So, here's how it worked. Each team went to four different locations - Antonelli's Cheese, FINO, Foreign & Domestic, and Central Market Cooking School. At each location, they had several dishes, a couple of wines, and ten minutes to create the "perfect pairing."

I was excited to be chosen as a location blogger, on site at one of my favorite places, Antonelli's Cheese (which I previously blogged about here). The Antonellis chose six different cheeses for the somms to try - a gorgeous Coupole, an overripe Tomme Crayeuse (not to be confused with a certain Scientologist), a Majorero, an Ossau Iraty, Pleasant Ridge Reserve (named Best in Show at the American Cheese Society show three years in a row!), and a Dante. The two wines available to the somms at our location were a 2008 Domaine D'Ardhuy Ladoix Rouge les Chagnots Monopole and an N.V. Thierry Massin Brut Champagne.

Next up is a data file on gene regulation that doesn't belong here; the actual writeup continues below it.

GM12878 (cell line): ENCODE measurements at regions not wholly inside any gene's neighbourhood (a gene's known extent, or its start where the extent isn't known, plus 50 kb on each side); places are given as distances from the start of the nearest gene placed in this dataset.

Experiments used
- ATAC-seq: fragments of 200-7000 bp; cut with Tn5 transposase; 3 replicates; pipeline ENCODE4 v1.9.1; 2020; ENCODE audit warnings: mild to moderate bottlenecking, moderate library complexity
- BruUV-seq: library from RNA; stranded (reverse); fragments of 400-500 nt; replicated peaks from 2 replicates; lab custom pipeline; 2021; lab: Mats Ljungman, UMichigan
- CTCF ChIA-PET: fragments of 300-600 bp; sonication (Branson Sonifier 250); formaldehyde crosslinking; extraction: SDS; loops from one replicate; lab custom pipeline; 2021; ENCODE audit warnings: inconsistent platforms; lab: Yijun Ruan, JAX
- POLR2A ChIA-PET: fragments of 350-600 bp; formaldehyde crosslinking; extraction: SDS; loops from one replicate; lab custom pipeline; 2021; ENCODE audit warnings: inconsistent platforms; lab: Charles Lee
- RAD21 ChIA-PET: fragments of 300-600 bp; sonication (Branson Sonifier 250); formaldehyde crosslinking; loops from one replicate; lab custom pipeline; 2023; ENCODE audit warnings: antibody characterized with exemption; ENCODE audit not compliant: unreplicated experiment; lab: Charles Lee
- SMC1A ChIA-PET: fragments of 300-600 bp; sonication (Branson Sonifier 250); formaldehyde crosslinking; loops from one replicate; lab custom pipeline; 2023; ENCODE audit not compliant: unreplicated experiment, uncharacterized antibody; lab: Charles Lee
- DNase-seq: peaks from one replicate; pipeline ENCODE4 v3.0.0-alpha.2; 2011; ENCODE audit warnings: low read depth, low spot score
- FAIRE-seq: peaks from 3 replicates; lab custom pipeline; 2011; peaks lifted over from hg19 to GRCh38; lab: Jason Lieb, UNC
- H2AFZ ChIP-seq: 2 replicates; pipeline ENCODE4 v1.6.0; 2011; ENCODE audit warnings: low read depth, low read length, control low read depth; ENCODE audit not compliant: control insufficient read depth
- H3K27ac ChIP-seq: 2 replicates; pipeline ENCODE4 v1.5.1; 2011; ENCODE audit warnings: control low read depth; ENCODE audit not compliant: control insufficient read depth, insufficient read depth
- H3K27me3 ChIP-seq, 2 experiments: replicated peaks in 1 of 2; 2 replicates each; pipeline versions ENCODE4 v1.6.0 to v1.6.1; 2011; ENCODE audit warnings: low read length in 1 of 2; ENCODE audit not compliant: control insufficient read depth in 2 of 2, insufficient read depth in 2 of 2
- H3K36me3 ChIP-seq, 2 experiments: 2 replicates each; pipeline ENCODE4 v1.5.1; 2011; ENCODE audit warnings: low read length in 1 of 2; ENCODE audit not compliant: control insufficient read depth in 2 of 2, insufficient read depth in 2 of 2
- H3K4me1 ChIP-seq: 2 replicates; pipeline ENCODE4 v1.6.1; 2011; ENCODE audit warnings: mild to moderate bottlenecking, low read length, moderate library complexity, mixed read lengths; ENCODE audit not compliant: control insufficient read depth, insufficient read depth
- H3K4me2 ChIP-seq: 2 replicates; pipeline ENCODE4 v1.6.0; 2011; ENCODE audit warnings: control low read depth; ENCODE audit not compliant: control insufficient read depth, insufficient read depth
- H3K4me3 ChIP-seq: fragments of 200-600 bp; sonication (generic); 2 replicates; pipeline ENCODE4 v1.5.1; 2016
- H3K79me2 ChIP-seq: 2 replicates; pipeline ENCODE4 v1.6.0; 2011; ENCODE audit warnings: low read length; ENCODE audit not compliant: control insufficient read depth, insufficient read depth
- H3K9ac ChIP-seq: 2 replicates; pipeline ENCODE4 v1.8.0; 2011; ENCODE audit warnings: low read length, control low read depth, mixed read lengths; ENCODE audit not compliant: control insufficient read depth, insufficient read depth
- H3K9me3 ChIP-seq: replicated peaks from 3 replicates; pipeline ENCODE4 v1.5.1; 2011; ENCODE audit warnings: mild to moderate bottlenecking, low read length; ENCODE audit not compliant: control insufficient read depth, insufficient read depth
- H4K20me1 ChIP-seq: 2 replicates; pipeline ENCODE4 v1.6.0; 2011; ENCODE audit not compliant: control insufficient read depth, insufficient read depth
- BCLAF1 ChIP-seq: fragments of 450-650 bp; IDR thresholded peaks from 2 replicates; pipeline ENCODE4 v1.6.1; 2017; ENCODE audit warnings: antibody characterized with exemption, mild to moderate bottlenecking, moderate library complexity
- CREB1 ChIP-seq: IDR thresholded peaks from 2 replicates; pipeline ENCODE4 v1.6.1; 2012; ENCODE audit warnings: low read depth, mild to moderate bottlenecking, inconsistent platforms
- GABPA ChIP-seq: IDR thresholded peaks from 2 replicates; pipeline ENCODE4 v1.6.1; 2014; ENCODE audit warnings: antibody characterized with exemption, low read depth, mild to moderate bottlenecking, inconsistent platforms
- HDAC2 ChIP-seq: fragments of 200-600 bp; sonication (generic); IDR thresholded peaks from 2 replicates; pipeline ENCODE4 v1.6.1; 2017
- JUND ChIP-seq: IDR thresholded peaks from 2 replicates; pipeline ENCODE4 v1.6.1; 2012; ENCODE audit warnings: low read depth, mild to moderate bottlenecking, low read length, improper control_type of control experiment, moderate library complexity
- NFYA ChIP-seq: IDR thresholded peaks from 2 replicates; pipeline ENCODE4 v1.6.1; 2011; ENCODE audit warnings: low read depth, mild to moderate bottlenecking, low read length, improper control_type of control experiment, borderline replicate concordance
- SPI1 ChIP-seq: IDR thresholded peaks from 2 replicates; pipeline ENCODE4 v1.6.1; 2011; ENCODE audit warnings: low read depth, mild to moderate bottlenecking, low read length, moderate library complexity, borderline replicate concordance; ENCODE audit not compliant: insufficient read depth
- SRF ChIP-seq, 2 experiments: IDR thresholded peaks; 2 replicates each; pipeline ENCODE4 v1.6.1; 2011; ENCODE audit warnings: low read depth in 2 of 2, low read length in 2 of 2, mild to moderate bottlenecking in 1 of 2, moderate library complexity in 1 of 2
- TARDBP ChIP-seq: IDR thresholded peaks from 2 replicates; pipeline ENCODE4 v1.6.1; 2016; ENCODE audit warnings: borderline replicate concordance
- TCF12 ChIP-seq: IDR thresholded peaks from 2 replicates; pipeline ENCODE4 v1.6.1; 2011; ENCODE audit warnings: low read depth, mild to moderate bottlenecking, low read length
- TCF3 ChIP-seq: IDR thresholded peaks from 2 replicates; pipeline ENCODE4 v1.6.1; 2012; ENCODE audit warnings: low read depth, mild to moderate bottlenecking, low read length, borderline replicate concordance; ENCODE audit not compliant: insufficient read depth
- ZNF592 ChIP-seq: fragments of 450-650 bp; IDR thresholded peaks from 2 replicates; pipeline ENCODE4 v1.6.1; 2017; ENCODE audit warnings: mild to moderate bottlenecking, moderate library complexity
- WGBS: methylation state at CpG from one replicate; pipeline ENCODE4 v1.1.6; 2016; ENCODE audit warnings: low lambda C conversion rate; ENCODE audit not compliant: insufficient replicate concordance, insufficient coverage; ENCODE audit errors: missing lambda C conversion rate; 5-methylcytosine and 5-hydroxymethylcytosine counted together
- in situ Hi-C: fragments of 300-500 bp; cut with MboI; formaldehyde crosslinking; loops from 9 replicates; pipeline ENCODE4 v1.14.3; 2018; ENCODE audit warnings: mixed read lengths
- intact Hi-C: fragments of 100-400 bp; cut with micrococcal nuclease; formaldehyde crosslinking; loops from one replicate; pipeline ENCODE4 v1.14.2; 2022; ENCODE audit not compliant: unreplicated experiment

Lots o' cheesy goodness

The Tomme Crayeuse was my hands-down favorite - so creamy and smooth and lush with a surprising note reminiscent of the richest whipped cream at the end. Heavenly.

What was cool about being a location blogger is that I got to see the different approaches each of the somms had to pairing. The first somm, June Rodil of Congress, was so delightful and engaging. She laughed as she explained that the "feet smell" in some cheeses pairs well with the minerality of champagne, adding that the key to a cheese pairing is to highlight the cheese without overwhelming it. Ultimately, June chose the Pleasant Ridge Reserve with the Ladoix as her perfect pairing. "The earthiness of the Pleasant Ridge is really singing to me right now," she enthused. "It makes the fresh cherry tones in the wine blossom."

June Rodil makes sniffing wine look glamorous